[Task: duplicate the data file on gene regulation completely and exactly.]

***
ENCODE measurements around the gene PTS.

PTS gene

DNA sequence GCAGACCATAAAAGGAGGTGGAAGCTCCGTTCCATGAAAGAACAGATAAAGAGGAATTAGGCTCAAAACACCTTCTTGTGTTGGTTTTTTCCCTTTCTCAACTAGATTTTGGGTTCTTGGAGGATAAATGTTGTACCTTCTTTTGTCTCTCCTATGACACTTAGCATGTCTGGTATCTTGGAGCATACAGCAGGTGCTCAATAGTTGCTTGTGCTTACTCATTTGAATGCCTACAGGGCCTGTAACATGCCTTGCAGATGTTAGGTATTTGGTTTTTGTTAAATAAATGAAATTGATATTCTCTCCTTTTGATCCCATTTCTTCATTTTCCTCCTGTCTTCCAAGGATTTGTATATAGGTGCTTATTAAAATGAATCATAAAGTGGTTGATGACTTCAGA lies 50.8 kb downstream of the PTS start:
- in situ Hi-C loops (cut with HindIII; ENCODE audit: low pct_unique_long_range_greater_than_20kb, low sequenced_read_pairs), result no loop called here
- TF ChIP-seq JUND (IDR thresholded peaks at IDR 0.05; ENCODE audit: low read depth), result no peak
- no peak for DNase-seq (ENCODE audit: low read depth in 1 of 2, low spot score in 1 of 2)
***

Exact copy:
ENCODE measurements around the gene PTS.

PTS gene

DNA sequence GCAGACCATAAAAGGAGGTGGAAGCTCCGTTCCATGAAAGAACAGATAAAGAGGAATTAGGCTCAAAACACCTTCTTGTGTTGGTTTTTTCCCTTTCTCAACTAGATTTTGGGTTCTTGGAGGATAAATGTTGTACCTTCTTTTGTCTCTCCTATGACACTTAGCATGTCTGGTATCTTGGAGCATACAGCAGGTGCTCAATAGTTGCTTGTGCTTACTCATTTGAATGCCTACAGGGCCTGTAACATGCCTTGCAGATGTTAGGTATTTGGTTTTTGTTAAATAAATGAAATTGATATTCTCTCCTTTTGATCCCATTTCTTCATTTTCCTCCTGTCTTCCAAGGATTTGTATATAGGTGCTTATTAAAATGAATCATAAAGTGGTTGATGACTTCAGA lies 50.8 kb downstream of the PTS start:
- in situ Hi-C loops (cut with HindIII; ENCODE audit: low pct_unique_long_range_greater_than_20kb, low sequenced_read_pairs), result no loop called here
- TF ChIP-seq JUND (IDR thresholded peaks at IDR 0.05; ENCODE audit: low read depth), result no peak
- no peak for DNase-seq (ENCODE audit: low read depth in 1 of 2, low spot score in 1 of 2)